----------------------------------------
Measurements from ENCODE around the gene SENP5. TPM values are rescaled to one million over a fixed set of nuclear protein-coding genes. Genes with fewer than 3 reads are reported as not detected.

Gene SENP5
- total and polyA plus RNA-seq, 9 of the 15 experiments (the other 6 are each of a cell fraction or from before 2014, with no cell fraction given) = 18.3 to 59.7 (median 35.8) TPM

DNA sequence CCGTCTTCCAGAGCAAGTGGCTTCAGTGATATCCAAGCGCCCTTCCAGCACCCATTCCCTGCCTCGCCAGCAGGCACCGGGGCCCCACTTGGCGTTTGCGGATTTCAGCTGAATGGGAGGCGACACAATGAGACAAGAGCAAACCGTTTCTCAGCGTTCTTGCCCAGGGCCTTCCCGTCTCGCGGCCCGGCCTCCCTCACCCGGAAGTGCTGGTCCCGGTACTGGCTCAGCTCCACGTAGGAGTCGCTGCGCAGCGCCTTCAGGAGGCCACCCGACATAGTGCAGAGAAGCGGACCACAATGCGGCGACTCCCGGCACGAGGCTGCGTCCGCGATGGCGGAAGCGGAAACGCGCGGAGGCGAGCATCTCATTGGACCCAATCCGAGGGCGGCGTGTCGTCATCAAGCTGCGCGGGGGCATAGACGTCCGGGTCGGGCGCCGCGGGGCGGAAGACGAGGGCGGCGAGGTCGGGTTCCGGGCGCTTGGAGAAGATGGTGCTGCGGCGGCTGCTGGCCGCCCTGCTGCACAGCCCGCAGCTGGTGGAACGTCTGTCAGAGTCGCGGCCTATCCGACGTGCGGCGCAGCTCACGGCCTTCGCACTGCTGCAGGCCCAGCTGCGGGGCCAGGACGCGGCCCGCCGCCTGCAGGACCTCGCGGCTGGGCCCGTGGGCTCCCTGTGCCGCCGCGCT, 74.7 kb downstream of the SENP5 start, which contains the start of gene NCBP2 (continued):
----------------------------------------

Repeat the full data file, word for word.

Measurements from ENCODE around the gene SENP5. TPM values are rescaled to one million over a fixed set of nuclear protein-coding genes. Genes with fewer than 3 reads are reported as not detected.

Gene SENP5
- total and polyA plus RNA-seq, 9 of the 15 experiments (the other 6 are each of a cell fraction or from before 2014, with no cell fraction given) = 18.3 to 59.7 (median 35.8) TPM

DNA sequence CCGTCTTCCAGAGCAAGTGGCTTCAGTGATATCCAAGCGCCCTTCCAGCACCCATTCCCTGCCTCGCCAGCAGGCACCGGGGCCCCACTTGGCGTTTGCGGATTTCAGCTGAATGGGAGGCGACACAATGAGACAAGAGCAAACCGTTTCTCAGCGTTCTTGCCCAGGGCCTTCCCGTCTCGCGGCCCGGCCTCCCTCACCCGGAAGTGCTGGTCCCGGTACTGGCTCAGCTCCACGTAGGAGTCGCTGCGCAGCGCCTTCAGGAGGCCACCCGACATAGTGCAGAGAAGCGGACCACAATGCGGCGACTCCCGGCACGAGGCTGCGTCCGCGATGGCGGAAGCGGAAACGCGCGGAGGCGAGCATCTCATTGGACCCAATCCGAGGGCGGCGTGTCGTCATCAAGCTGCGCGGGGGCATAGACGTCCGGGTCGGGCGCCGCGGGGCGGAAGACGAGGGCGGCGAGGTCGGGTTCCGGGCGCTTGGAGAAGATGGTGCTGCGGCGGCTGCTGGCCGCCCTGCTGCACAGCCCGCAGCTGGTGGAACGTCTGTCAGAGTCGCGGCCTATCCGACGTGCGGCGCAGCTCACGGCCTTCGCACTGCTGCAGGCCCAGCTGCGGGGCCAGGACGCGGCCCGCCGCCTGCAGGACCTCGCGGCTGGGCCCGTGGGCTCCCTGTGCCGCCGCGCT, 74.7 kb downstream of the SENP5 start, which contains the start of gene NCBP2 (continued):